Reviewed by: Keith P. Soencksen
Adventure, Comedy, Family
1 hr. 38 min.
Year of Release:
April 28, 2006 (wide)
“On a family vacation, no one can hear you scream.”
RV is the kind of movie you go to when you’re looking for a good laugh at the expense of the unfortunate family portrayed in the film, who endure untold mishaps upon mishaps. It delivers several very funny moments, but viewers must endure a seemingly endless line of crudeness (occasionally to the point of disgusting), rudeness, and immodesty along the way.
Robin Williams plays Bob Munro, the high-ranking executive of a large soda beverage firm. Disaster first strikes as the family attends an office party, resulting in Munro almost getting fired. His continued employment, says his boss, is conditioned upon Bob attending meetings in Colorado aimed at acquiring the smaller Alpine Soda Company. Unfortunately, the business meetings coincide with a planned family vacation to Hawaii, plans which Bob must now carefully change in such a way as to meet the expectations of both his boss and his family, without either of them knowing about the other. He hastily invents the concept of an RV trip to Colorado, and although his wife and kids are far less than enthused, they embark onto one painful misfortune after another. Bob’s wife Jamie (Cheryl Hines), 15-year old daughter Cassie, and 12-year old son Carl hold back nothing in expressing their displeasure with the trip throughout most of the movie.
Early in their journey, the Munro’s happen upon the Gornicke family, an odd couple with 3 children, who are expert, full-time RV’ers. Travis (Jeff Daniels) and Mary Jo (Kristin Chenoweth) seem to have it all together, though in a geeky sort of way, and from the start, the Munro’s try to distance themselves. Predictably, the Gornicke’s seem to show up at every turn, much to the chagrin of the Munro’s.
A series of calamities (some are rather gross, most are fantastically unrealistic) involving everything from raw sewage, to raccoons, to bad brakes, and bad weather eventually drive the Munro family to their knees. Meanwhile, Bob is struggling to please his boss via secret, but unreliable e-mail traffic. In the end, Bob realizes that trying to please both his family and his boss just won’t work. He opts for his family, who all pull together in the end. But because of the high level of dysfunction displayed throughout the story, the somewhat touching ending is not believable.
Perhaps most troubling is that the entire premise of the Munro’s fateful trip is founded upon a gigantic lie, perpetrated by Bob, which places career ahead of family. This is later justified as being ultimately for the family’s materialistic best interests when Bob says, “I have to get to that meeting or I lose my job and we lose a lifestyle.” Luke 12:15 and Proverbs 23:4 are only two of dozens of verses that speak loudly against greed, covetousness, and materialism. Though he comes to his senses late in the movie, it’s a little too late to be plausible, and genuine repentance doesn’t seem to be there. Beyond this, there is repeated dishonesty and deception throughout: faking illness to his boss and family, lying to the Gornicke’s as a means of avoiding them, etc.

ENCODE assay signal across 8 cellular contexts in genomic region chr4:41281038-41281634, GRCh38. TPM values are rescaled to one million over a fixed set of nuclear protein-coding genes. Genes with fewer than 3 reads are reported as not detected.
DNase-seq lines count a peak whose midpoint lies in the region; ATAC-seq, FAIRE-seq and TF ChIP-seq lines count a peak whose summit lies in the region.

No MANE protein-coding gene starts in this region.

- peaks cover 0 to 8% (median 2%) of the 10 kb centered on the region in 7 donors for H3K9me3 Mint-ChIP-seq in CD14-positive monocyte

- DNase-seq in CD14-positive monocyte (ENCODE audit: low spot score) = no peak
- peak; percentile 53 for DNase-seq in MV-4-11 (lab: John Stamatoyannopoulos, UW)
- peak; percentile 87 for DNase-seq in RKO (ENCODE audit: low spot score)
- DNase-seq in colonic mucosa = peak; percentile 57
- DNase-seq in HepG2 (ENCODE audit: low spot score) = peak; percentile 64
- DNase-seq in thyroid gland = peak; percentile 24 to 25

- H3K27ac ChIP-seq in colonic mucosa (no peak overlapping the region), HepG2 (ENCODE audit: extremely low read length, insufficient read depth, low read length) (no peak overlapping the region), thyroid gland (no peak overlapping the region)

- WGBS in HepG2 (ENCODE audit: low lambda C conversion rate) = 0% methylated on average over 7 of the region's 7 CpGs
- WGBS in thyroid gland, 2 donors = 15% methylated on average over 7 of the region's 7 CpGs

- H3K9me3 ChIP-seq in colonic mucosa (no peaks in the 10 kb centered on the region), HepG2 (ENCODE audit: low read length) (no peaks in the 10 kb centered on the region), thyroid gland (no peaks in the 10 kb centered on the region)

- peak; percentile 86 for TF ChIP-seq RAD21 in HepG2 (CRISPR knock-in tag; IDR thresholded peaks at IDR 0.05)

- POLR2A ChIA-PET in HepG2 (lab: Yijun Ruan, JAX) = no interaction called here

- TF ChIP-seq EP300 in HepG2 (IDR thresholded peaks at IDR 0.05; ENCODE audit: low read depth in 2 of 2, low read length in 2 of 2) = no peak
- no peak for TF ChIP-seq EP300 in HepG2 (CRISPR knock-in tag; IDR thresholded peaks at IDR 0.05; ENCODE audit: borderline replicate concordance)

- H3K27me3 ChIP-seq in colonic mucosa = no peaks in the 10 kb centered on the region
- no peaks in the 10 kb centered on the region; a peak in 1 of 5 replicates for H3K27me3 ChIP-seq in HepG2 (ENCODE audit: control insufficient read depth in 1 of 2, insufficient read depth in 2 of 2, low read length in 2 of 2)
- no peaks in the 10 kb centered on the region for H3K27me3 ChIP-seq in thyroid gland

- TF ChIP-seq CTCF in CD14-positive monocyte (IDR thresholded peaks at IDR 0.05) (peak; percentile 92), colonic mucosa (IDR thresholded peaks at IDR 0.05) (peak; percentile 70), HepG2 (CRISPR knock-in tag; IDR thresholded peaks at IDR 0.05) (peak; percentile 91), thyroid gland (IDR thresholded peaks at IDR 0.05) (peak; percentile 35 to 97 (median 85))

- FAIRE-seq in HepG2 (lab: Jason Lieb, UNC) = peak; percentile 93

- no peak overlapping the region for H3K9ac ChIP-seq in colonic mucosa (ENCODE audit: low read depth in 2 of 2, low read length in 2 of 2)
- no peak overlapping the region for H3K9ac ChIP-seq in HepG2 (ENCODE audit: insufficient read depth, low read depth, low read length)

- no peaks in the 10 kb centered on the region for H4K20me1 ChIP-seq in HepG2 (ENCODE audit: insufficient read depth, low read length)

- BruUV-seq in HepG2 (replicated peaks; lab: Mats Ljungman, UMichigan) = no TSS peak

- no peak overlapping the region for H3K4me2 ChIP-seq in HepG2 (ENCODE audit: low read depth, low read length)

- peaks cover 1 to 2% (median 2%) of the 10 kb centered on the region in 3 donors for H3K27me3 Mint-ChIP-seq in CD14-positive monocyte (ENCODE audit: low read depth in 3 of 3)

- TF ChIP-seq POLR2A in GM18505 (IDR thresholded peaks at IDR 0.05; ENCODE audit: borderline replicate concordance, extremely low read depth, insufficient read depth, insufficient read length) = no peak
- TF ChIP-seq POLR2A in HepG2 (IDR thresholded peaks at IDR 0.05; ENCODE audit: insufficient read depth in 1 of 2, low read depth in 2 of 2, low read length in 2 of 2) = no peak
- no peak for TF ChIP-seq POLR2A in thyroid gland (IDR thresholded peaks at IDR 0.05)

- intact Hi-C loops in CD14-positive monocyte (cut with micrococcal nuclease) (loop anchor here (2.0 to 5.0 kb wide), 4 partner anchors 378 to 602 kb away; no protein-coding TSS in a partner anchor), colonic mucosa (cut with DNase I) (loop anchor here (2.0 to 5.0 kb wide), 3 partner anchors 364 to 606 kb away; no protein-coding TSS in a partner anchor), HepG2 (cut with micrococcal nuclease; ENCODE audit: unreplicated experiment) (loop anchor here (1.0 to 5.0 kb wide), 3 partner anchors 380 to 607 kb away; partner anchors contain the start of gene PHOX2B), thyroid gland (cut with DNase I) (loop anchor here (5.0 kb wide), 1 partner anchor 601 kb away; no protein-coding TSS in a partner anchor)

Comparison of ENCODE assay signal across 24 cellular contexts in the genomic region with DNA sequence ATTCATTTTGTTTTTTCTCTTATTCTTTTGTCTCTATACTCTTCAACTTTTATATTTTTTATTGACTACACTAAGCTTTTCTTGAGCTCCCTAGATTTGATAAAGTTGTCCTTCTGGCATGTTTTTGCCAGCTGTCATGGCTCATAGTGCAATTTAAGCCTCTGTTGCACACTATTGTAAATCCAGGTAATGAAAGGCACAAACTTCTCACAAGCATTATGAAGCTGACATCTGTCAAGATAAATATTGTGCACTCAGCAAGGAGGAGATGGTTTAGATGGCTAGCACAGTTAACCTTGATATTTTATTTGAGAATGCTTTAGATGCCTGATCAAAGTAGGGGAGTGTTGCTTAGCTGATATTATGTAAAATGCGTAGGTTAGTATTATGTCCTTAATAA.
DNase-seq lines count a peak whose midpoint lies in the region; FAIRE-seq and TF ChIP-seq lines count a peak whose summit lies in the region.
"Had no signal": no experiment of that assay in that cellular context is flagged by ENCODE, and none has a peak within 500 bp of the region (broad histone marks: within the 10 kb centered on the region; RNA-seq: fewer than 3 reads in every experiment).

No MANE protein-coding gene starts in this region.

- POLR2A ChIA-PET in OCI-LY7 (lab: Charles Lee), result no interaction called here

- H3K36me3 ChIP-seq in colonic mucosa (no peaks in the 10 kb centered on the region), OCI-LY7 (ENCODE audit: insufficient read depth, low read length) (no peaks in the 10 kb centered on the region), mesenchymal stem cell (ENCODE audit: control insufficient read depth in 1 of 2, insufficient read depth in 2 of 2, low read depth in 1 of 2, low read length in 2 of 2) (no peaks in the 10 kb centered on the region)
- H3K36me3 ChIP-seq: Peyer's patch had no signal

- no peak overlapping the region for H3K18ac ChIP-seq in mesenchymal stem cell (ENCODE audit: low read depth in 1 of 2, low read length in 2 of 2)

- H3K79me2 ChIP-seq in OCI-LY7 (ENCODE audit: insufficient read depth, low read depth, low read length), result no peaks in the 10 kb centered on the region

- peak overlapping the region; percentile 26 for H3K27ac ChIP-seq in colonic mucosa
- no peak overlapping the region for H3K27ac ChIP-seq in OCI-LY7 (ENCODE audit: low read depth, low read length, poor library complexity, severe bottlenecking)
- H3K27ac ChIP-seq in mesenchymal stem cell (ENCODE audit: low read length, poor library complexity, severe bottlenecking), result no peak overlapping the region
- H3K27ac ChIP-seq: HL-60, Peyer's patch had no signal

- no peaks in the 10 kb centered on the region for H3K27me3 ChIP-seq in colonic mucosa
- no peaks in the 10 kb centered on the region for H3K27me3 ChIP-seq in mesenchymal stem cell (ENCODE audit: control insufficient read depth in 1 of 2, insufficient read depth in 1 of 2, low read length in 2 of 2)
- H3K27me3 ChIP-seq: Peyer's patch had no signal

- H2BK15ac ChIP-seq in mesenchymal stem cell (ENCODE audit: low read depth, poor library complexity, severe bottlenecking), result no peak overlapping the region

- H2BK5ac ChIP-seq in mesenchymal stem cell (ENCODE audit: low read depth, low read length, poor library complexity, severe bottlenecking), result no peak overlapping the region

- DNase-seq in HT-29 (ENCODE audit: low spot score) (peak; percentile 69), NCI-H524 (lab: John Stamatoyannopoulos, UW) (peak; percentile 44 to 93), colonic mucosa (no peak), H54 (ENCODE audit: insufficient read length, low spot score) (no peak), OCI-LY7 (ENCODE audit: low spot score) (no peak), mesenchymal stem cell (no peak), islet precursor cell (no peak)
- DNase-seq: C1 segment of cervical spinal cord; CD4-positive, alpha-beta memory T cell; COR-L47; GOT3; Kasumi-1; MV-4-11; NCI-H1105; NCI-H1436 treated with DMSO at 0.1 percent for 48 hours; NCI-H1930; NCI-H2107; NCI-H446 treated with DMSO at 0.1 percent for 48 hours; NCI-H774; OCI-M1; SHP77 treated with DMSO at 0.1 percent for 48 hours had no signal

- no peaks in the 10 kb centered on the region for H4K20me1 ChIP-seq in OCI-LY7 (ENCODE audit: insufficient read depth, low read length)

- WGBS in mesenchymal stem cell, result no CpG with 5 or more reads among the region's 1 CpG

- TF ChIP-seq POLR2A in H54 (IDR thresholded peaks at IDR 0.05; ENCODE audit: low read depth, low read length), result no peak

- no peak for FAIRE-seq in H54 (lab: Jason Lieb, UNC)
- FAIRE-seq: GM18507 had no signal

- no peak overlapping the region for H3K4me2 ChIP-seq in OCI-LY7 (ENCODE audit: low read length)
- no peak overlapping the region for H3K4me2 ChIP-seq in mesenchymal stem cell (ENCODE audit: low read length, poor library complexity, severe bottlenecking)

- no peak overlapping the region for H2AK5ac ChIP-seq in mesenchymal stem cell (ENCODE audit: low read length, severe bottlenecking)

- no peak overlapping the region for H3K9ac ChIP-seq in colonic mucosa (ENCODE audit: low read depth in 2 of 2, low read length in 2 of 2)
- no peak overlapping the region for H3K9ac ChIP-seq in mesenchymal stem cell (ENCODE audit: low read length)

Next would be all the nasty bickering within the Munro family, especially the almost extreme disrespect shown by the children toward each other and their father. References are made to Cassie giving Bob the finger, they lie often, speak with utter contempt for each other and their father, display complete selfishness, and all this without consequence. We can safely assume these kids have rarely been disciplined, and have never heard of the fifth commandment.
Though nudity and strong sexuality are absent, immodesty is rampant (1 Timothy 2:9), particularly in the character of Mary Jo Gornicke, who showed cleavage in every shot—male viewers will be distracted. Although society considers this desirable, Jesus said, “Anyone who looks at a woman lustfully has already committed adultery in his heart” (Matt 5:28). It’s a very high standard, but one we must not yield on. Cassie Munro’s wardrobe is not as bad, but not modest by any stretch.
The Gornickes are clearly portrayed as quirky, out-of-touch, and basically obnoxious. What’s troubling about this is a vague identification of this family with Christianity. At one point, the scantily-clad Mary Jo is talking to the Munros, who are frantically trying to get away from them. She says, “Can I tell you about the time Jesus saved us from a tornado?!” With this, the Munro’s are that much more desperate to escape the conversation. This tie to Christianity, however brief, ultimately comes down to little more than mockery. The Gornicke kids are also home schooled, which draws a sarcastic “Ooohhhh” reaction from the Munro’s, who seem to have written them off as wackos.
This is a predictable yet fairly entertaining movie, but its only redeeming quality is soundly outweighed by negatives. None of these negatives, by themselves, are overly oppressive, but the combination of them all earns “RV” the overall assessment of “Offensive” in my view, though some may find that an over-reaction. In truth, the morality rating ranges somewhere between “Offensive” and “Average.” Bob’s overemphasis on career only changes in the final 15 minutes, and is overshadowed by numerous instances of sexual immodesty, arrogant, dishonoring teenagers, and an annoying level of mild cursing (b*tch, a**, Oh my God!). The entire plot is founded on Bob deceiving his family into a trip with ulterior motives. This is definitely not a movie for kids—impressionable teens may be influenced by the worldly character of this film.
Violence: None / Profanity: Mild / Sex/Nudity: Mild